Pension funds ‘overwhelmed’ by inconsistent transition regulations

Divergence in regional approaches holds back net-zero progress

Access to capital, a long-term view of risk and return and the nature of their investments in infrastructure and energy projects mean that pension funds play an integral role in scaling up transition finance. With their ability to bring together the necessary actors, including investors, fund managers and governments, pension funds must leverage their influence and capital to drive sustainable capital markets.

That was the call to action from participants at OMFIF’s roundtable on the role of pension funds in transition finance. The event brought together representatives from banks, pension funds, asset owners and managers as well as private financial institutions to analyse what needs to be done to scale up transition finance.

‘How do we bring everyone to the table and also build trust? How do we view this as an opportunity for innovation but also doing a public good?’ asked one participant. They urged that it is important not only to have the ‘right’ people at the table, but also that the needs and risk tolerances of everyone are understood and accounted for. ‘We need to get comfortable with a new kind of risk.’

The roundtable participants agreed that ‘Transition finance includes both the long-term horizon and the short-term sprint.’ Pension funds must embrace a range of sustainable products and tools to raise the capital required for the transition.

Regional differences

There is wide divergence between European, Asian and North American approaches to transition finance. In the US and Canada, investors seek a clear promise of return or, at the very least, a subsidy such as the Inflation Reduction Act provides. In Europe and Asia, transition finance is led by taxonomies and frameworks.

The number of frameworks and regulations currently operating in Europe were identified as a ‘real pain point’ in markets. Participants acknowledged that while these frameworks are essential to starting a discussion that will ‘create big change later on’, there are drawbacks to having to meet so many different requirements. One audience member pointed out that a lot of pension funds had already started to take major steps in their transitions, but the regulations had pulled them back. They said: ‘We run the risk of meeting the targets but missing the point.’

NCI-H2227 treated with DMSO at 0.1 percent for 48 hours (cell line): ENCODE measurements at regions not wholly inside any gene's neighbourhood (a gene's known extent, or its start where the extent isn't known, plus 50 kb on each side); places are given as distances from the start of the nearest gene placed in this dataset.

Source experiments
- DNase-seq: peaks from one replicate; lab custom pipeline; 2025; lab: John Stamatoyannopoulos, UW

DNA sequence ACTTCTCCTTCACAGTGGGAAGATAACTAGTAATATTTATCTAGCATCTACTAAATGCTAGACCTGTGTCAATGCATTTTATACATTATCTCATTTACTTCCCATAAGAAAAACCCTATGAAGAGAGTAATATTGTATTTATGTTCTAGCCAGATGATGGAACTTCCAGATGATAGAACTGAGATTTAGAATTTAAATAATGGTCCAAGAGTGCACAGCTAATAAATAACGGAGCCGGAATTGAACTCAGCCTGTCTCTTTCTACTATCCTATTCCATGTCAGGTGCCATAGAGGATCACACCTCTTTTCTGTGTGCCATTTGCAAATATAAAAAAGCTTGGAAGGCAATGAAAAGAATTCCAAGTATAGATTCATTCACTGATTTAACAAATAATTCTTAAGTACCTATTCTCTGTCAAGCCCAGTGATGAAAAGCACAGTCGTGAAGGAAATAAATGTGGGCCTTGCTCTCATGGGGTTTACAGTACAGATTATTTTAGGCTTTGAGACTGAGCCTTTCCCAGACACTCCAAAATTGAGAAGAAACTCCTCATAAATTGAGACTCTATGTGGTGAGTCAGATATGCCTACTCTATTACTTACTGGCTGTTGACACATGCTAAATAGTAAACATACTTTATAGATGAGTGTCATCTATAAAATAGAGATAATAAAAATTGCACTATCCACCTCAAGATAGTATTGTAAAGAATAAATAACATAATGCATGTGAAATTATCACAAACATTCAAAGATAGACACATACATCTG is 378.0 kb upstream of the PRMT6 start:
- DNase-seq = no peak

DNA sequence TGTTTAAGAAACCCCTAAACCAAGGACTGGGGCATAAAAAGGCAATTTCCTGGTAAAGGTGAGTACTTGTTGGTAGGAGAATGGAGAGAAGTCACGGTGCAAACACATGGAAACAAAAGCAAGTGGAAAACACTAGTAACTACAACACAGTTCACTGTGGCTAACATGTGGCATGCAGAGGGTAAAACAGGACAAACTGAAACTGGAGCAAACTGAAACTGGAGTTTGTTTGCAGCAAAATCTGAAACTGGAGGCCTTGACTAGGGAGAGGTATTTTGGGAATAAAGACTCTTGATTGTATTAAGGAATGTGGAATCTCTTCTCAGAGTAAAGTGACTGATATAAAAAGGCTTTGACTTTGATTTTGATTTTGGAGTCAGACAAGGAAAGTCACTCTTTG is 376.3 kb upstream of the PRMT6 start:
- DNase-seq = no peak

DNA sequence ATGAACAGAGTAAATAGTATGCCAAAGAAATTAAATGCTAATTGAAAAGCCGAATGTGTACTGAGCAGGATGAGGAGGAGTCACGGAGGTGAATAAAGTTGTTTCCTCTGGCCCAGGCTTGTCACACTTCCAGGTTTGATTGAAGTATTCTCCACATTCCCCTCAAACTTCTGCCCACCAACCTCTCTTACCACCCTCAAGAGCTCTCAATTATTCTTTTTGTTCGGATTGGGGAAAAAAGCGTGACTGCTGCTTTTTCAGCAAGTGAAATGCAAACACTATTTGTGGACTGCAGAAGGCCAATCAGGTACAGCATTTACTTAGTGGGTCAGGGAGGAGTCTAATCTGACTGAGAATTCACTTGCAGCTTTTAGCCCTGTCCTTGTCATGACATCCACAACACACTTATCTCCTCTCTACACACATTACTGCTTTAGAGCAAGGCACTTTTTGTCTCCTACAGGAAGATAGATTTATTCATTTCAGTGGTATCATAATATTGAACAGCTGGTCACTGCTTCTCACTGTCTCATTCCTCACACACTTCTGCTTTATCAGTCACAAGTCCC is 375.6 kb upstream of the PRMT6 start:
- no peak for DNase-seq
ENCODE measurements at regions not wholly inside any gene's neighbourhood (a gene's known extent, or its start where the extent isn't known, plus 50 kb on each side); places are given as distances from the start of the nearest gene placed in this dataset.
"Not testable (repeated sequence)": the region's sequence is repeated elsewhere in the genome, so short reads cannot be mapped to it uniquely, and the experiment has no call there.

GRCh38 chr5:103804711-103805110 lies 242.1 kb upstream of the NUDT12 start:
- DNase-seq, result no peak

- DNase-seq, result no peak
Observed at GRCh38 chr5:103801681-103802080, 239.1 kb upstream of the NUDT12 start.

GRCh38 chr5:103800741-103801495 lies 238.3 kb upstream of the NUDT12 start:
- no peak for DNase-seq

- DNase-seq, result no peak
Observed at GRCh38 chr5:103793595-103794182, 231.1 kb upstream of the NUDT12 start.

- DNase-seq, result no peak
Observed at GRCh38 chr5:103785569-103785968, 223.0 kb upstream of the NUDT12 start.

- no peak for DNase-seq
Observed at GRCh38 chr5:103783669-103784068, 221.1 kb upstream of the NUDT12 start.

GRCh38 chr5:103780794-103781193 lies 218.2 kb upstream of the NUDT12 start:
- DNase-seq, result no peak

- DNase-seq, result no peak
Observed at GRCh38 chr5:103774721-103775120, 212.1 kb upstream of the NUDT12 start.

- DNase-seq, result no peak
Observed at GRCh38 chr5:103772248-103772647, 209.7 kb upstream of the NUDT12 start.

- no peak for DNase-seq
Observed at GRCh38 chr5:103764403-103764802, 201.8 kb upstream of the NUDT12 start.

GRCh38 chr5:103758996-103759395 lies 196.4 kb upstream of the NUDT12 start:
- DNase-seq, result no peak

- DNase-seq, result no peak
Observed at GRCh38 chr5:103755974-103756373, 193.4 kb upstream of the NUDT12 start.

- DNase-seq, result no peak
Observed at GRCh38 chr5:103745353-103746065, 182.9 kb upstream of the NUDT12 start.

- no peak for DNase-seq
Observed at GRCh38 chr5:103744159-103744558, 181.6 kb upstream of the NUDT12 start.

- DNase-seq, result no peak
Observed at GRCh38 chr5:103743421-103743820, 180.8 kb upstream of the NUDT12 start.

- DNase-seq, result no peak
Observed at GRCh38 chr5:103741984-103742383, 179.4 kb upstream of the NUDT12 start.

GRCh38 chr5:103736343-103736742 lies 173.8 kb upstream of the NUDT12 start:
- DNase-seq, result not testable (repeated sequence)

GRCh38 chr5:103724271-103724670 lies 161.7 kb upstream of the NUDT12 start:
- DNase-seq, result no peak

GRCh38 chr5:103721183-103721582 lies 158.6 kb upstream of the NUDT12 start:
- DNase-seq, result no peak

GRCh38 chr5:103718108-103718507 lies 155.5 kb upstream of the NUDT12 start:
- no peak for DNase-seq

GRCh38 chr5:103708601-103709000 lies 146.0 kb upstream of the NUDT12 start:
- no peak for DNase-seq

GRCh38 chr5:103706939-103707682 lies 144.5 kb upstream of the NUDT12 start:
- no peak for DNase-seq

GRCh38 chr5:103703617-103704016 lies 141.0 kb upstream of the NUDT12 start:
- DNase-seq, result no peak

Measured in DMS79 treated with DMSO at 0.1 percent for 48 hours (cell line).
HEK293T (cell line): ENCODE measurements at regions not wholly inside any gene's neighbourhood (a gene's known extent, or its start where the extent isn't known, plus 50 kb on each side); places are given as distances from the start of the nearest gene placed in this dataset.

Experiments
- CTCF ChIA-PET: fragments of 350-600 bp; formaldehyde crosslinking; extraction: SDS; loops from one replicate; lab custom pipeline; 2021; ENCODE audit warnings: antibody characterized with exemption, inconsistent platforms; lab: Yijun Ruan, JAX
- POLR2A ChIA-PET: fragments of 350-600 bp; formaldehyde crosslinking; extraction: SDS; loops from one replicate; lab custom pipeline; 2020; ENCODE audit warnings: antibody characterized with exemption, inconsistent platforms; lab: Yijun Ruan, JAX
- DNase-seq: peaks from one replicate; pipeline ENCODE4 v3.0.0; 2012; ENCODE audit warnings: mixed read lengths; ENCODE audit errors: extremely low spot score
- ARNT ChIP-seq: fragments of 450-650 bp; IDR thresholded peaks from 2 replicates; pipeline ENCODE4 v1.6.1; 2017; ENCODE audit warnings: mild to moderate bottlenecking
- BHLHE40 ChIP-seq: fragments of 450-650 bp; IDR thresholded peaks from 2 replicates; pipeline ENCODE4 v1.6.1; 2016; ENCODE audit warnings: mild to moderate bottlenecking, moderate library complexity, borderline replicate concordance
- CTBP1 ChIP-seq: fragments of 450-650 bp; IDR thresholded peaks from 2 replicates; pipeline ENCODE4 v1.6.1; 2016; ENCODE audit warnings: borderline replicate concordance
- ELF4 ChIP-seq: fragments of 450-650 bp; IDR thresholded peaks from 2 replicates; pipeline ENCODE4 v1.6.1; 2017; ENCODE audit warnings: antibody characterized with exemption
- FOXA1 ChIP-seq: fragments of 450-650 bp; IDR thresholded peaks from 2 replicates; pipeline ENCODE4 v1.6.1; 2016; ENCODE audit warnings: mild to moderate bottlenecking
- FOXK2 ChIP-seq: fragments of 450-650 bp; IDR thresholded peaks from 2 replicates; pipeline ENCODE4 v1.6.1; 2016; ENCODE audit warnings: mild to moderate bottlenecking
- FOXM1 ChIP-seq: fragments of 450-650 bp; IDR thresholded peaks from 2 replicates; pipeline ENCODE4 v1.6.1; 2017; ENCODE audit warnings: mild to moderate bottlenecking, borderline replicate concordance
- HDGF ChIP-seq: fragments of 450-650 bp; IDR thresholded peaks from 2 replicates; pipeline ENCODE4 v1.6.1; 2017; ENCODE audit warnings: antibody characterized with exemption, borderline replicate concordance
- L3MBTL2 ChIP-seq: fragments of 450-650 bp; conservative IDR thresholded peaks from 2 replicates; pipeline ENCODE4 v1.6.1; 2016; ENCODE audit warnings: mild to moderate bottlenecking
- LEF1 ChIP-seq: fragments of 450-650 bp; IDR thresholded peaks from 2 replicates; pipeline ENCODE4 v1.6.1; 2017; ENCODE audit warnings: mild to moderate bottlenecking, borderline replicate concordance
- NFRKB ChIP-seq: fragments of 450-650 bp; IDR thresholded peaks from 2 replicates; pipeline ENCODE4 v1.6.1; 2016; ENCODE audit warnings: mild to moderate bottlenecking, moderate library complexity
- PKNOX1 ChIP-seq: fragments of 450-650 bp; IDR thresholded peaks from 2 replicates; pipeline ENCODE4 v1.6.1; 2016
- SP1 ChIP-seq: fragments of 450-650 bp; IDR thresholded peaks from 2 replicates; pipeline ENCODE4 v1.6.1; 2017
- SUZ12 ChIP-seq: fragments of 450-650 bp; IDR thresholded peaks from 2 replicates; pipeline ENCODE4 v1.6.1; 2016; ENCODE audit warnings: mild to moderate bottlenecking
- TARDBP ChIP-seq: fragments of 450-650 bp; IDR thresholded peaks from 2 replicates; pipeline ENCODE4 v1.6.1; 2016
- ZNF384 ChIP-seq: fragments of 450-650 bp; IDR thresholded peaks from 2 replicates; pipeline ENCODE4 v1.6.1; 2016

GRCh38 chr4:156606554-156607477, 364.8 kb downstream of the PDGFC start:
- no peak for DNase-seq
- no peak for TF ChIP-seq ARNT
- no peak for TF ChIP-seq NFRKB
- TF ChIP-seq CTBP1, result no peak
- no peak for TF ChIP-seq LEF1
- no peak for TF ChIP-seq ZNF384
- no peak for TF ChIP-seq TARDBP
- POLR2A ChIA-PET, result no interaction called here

On the other side, funds in North America face very few regulations or requirements, meaning they often do not know where to begin. Meanwhile, emerging markets are ‘falling into a big black hole’ because they do not have the same resources to meet disclosure requirements that developed countries do. ‘Do we just not invest in them?’ asked one participant. To close the gap, there needs to be clear, simple and consistent guidelines that are easy to understand and apply.

There is also a risk that overly prescriptive taxonomies in Europe risk making all sustainable portfolios the same. Latin America was held up as an example for how to avoid this. Every major country in Latin America is working on a taxonomy of its own, tailored to its specific needs and priorities, rather than simply copying the European model. However, there was some scepticism among participants about whether this will actually increase the flow of capital to those countries.

Changing the focus

One participant from a pension fund said that funds most often look at investing in green assets to decarbonise their portfolios. But there is a need to change things ‘from the inside’. One approach is to invest in raw materials, such as steel and plastics – highly polluting industries – to begin changing their processes and reducing emissions.

Participants at the roundtable said there was a reluctance to pursue this strategy due to the immediate increase in investors’ carbon footprints. But they also pointed to a greater focus on ‘intentionality’, meaning investors are starting to care more about the impact of their investments doing good, rather than just making a profit.

While a lack of clarity and consistency in transition standards persists, it is clear that sovereign funds and pension funds are beginning to seriously engage with net-zero goals. Funds are taking ‘active ownership’ over browner assets, implementing transition plans, green strategies and requirements and divesting their portfolios. Clear and simple guidelines that are consistent between regions will be crucial to scaling up transition finance over the next few years.

Emma McGarthy is Head of the Sustainable Policy Institute and Sarah Moloney is Chief Subeditor of OMFIF.

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